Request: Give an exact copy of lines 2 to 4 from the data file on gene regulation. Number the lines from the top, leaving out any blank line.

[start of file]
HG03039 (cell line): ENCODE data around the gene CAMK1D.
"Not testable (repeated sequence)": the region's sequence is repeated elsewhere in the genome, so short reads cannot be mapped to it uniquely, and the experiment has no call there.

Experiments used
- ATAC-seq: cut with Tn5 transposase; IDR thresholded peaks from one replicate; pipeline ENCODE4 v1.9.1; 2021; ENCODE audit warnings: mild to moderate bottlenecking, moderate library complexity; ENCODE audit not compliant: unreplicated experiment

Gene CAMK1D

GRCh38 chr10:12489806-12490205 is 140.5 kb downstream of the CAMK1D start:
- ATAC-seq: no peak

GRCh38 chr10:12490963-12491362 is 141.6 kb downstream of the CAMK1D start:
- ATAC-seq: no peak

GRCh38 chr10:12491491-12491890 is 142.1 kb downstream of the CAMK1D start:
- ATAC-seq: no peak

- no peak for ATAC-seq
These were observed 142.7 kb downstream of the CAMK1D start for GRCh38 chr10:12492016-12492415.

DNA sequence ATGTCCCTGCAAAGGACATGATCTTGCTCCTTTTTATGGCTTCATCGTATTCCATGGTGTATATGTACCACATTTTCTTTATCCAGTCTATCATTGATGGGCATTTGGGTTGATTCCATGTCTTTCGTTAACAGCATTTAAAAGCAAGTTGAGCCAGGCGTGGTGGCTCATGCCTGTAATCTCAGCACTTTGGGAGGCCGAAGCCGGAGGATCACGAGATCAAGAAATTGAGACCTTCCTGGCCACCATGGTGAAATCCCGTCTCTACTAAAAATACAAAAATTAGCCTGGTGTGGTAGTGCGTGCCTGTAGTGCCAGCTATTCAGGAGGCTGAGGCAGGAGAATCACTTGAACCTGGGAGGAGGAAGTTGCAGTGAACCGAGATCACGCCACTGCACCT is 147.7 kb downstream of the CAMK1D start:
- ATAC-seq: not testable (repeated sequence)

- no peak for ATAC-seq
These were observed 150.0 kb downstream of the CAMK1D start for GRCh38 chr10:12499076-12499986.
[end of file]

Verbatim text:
"Not testable (repeated sequence)": the region's sequence is repeated elsewhere in the genome, so short reads cannot be mapped to it uniquely, and the experiment has no call there.

Experiments used
- ATAC-seq: cut with Tn5 transposase; IDR thresholded peaks from one replicate; pipeline ENCODE4 v1.9.1; 2021; ENCODE audit warnings: mild to moderate bottlenecking, moderate library complexity; ENCODE audit not compliant: unreplicated experiment